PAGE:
Content-Transfer-Encoding: 8bit

           Date: [string returned by time_to_date()]

       If you wish to use an envelope sender address different than the From: address, set
       $mail{Sender} in your %mail hash.

       The following are not exported by default, but you can still access them with their full
       name, or request their export on the use line like in: "use Mail::Sendmail qw(sendmail
       $address_rx time_to_date);"

       embedding options in your %mail hash

       The following options can be set in your %mail hash. The corresponding keys will be
       removed before sending the mail.

       $mail{smtp} or $mail{server}
           The SMTP server to try first. It will be added

           This option will be removed. To use a non-standard port, set it in your server name:

           $mail{server}='my.smtp.server:2525' will try to connect to port 2525 on server

           This must be a reference to a hash containg all your authentication options:

           $mail{auth} = \%options; or $mail{auth} = {user=>"username", password=>"password",
           method=>"DIGEST-MD5", required=>0 };


           pass or password

               optional method. compared (stripped down) to available methods. If empty, will try
               all available.

               optional. defaults to false. If set to true, no delivery will be attempted if
               authentication fails. If false or undefined, and authentication fails or is not
               available, sending is tried without.

               (different auth for different servers?)


       convert time ( as from "time()" ) to an RFC 822 compliant string for the Date header. See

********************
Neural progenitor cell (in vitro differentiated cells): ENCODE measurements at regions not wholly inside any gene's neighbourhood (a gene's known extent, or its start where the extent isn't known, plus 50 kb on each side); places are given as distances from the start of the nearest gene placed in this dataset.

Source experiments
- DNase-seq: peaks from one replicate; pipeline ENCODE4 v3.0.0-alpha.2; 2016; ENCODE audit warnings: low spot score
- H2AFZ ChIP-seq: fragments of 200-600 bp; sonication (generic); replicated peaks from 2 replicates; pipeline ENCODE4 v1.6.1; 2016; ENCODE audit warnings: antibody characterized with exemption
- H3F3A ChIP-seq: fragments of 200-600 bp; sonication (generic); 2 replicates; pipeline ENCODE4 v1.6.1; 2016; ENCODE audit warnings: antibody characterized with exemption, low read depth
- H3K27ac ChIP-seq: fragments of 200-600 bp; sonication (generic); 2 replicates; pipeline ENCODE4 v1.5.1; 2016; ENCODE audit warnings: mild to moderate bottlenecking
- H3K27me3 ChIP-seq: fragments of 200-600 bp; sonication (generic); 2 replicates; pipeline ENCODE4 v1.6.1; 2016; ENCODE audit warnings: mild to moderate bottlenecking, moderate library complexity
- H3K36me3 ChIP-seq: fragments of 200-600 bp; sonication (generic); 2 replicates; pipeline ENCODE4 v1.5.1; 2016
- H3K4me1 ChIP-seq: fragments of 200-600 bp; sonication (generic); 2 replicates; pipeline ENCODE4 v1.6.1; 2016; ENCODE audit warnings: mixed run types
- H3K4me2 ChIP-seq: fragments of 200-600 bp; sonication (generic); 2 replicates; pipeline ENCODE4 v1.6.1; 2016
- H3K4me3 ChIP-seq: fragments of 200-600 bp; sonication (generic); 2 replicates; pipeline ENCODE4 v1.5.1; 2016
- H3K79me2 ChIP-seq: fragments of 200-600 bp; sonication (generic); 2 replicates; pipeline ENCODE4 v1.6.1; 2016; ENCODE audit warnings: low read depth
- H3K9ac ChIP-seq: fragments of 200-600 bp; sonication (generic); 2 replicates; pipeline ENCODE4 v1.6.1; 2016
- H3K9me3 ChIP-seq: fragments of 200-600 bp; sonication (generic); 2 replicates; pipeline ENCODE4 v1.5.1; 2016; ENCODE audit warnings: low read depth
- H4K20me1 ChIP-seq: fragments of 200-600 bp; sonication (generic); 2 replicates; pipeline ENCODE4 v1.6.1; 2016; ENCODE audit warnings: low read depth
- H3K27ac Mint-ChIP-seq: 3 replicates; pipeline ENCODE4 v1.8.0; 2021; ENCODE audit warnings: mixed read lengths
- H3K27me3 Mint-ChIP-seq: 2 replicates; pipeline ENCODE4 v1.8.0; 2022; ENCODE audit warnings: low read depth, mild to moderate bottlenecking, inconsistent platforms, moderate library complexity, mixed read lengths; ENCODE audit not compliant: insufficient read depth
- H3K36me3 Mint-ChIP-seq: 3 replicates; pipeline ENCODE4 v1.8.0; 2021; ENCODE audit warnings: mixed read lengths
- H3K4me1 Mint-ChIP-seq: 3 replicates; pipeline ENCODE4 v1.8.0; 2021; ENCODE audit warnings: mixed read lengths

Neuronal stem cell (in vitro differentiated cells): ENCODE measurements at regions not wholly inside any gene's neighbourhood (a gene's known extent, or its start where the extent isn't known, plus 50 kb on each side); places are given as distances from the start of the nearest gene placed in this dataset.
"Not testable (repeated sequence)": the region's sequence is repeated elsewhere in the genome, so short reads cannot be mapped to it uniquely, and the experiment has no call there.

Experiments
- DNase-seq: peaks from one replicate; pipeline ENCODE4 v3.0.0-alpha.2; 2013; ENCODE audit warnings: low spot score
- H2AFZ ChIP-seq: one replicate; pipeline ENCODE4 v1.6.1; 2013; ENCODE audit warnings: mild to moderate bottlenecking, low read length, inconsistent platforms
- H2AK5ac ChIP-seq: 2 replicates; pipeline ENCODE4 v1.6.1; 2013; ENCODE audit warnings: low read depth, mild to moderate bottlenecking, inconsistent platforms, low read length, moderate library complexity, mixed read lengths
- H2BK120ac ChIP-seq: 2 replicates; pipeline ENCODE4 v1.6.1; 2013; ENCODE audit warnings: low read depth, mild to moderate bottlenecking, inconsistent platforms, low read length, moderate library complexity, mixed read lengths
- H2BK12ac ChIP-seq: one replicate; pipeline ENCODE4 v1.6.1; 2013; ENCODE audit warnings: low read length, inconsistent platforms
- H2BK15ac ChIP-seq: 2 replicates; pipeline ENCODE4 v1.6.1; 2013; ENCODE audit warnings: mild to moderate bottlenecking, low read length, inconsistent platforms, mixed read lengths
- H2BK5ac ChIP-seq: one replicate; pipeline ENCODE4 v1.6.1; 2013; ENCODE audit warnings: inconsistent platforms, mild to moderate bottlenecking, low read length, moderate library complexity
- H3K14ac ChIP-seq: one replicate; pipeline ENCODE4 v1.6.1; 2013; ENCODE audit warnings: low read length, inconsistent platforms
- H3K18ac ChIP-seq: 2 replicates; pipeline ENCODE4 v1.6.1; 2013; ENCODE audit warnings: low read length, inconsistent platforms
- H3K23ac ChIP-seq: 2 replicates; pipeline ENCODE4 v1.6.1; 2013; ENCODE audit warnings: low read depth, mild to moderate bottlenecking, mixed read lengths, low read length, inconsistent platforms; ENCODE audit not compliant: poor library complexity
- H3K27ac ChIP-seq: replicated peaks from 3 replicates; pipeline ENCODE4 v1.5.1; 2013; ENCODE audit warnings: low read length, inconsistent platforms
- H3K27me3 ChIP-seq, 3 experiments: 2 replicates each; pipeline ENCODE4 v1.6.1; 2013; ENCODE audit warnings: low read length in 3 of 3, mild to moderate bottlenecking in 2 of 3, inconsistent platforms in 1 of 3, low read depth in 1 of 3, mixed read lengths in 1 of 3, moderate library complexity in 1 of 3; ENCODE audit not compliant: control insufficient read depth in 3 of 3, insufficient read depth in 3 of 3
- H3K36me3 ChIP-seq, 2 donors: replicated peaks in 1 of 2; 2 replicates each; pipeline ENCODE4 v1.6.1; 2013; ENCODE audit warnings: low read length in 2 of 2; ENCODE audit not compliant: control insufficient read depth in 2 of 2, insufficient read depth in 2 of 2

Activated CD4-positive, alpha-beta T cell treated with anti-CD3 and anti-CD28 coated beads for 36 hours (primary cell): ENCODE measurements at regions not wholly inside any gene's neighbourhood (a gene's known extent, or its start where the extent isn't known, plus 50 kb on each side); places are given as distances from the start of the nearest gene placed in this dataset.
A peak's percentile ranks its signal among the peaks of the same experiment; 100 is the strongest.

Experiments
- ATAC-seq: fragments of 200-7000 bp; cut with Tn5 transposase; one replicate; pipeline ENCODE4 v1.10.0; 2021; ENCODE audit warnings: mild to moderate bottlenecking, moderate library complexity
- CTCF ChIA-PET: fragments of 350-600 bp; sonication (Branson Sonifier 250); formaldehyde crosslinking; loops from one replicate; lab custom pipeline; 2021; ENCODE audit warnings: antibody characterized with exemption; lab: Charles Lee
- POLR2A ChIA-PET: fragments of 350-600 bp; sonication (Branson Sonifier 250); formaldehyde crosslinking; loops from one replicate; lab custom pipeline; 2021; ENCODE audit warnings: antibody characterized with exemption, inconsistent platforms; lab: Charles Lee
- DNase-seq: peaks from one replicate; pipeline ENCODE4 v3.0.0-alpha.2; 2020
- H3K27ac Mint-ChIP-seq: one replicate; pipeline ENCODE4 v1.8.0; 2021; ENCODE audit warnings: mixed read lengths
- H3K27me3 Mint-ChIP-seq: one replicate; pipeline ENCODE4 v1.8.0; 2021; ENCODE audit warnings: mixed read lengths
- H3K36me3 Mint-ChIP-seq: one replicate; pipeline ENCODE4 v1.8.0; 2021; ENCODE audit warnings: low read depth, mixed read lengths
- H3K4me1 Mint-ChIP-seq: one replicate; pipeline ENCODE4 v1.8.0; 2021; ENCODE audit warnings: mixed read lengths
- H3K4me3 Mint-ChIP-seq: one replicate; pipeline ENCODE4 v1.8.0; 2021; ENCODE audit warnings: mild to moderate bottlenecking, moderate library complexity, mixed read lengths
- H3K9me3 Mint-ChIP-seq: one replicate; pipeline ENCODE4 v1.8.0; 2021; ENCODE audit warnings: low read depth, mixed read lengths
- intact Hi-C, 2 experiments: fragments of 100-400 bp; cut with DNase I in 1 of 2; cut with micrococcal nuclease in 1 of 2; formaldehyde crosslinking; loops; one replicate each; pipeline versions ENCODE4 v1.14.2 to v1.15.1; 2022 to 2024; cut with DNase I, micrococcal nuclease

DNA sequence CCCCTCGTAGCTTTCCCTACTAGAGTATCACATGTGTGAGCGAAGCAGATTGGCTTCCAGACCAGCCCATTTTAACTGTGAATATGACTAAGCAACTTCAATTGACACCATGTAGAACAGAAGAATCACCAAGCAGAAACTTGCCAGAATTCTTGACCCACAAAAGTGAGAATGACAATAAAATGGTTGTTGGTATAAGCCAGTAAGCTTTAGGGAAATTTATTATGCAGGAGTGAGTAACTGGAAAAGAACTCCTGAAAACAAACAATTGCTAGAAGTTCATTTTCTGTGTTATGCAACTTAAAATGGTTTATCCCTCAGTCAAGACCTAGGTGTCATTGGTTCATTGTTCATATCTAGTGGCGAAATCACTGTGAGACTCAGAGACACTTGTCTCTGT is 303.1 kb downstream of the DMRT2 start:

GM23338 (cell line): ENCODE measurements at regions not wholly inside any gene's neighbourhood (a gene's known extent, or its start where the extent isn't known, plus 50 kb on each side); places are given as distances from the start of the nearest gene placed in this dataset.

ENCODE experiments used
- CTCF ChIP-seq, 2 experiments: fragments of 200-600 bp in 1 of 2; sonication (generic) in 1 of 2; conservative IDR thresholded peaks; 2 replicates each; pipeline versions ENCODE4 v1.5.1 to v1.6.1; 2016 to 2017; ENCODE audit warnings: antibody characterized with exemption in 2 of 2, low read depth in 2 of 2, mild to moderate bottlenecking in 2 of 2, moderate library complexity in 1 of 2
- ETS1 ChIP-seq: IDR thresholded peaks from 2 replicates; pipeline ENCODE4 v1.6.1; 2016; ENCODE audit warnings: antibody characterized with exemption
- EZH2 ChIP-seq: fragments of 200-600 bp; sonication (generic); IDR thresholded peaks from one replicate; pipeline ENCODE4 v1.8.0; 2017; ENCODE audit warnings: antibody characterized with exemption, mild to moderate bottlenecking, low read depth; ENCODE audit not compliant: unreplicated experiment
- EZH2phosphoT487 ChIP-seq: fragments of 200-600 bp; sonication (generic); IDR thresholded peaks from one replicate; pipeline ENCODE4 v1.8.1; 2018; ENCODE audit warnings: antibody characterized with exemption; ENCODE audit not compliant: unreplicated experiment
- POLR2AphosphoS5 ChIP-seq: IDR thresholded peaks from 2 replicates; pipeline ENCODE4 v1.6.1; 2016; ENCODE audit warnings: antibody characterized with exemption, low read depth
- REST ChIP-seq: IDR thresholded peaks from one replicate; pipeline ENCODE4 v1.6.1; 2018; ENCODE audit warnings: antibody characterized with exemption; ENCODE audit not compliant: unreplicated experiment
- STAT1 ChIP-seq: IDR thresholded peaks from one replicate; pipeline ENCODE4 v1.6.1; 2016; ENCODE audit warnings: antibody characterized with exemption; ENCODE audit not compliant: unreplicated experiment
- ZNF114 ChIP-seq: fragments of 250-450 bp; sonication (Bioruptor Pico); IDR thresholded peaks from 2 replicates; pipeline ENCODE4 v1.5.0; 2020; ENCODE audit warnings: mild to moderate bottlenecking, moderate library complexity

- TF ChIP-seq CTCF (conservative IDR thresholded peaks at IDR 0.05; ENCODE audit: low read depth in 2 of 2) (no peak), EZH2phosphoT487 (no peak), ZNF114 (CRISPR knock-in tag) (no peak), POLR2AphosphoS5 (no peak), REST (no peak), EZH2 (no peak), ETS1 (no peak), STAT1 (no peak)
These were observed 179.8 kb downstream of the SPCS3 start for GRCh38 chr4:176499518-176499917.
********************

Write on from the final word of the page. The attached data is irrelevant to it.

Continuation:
also "%Mail::Sendmail::mailcfg".


       When you don't run with the -w flag, the module sends no errors to STDERR, but puts
       anything it has to complain about in here. You should probably always check if it says


       A summary that you could write to a log file after each send


       A handy regex to recognize e-mail addresses.

       A correct regex for valid e-mail addresses was written by one of the judges in the
       obfuscated Perl contest... :-) It is quite big. This one is an attempt to a reasonable
       compromise, and should accept all real-world internet style addresses. The domain part is
       required and comments or characters that would need to be quoted are not supported.

           $rx = $Mail::Sendmail::address_rx;
           if (/$rx/) {


       This hash contains installation-wide configuration options. You normally edit it once (if
       ever) in Sendmail.pm and forget about it, but you could also access it from your scripts.
       For readability, I'll assume you have imported it (with something like "use Mail::Sendmail
       qw(sendmail %mailcfg)").

       The keys are not case-sensitive: they are all converted to lowercase before use. Writing
       "$mailcfg{Port} = 2525;" is OK: the default $mailcfg{port} (25) will be deleted and
       replaced with your new value of 2525.

           "$mailcfg{smtp} = [qw(localhost my.other.mail.server)];"

           This is a reference to a list of smtp servers, so if your main server is down, the
           module tries the next one. If one of your servers uses a special port, add it to the
           server name with a colon in front, to override the default port (like in

           Default: localhost.

           "$mailcfg{from} = 'Mailing script me AT mydomain.com';"

           From address used if you don't supply one in your script. Should not be of type
           'user@localhost' since that may not be valid on the recipient's host.

           Default: undefined.

           "$mailcfg{mime} = 1;"

           Set this to 0 if you don't want any automatic MIME encoding. You normally don't need
           this, the module should 'Do the right thing' anyway.

           Default: 1;

           "$mailcfg{retries} = 1;"

           How many times should the connection to the same SMTP server be retried in case of a

           Default: 1;

           "$mailcfg{delay} = 1;"

           Number of seconds to wait between retries. This delay also happens before trying the
           next server in the list, if the retries for the current server have been exhausted.
           For CGI scripts, you want few retries and short delays to return with a results page
           before the http connection times out. For unattended scripts, you may want to use many
           retries and long delays to have a good chance of your mail being sent even with